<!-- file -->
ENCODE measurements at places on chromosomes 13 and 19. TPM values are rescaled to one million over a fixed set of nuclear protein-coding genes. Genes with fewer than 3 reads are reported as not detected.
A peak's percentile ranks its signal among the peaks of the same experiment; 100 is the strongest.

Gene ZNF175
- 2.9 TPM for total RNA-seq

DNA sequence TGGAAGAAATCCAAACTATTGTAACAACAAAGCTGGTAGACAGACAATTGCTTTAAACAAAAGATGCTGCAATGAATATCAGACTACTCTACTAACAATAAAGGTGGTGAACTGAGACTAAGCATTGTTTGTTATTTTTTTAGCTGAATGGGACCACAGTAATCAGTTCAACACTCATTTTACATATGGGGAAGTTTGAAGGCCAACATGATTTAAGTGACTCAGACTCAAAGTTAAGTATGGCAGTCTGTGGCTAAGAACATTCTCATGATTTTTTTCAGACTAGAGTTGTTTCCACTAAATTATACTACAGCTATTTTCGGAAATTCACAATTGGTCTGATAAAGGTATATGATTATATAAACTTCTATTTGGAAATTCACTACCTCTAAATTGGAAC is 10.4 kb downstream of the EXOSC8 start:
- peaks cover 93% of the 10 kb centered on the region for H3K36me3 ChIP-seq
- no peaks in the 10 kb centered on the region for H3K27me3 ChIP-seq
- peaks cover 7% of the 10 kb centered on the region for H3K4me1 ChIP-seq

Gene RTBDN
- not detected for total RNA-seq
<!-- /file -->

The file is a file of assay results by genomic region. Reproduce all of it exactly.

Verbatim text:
ENCODE measurements at places on chromosomes 13 and 19. TPM values are rescaled to one million over a fixed set of nuclear protein-coding genes. Genes with fewer than 3 reads are reported as not detected.
A peak's percentile ranks its signal among the peaks of the same experiment; 100 is the strongest.

Gene ZNF175
- 2.9 TPM for total RNA-seq

DNA sequence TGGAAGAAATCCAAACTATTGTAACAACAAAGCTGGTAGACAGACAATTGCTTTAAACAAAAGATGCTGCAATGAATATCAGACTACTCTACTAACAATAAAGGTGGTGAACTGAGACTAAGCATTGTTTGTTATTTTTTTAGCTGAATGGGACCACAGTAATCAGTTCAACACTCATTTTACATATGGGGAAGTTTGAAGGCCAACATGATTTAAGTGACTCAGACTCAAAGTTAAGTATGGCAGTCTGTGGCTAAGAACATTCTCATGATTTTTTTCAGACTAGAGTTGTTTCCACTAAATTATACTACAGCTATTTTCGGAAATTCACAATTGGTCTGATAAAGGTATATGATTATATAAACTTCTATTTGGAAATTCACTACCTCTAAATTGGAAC is 10.4 kb downstream of the EXOSC8 start:
- peaks cover 93% of the 10 kb centered on the region for H3K36me3 ChIP-seq
- no peaks in the 10 kb centered on the region for H3K27me3 ChIP-seq
- peaks cover 7% of the 10 kb centered on the region for H3K4me1 ChIP-seq

Gene RTBDN
- not detected for total RNA-seq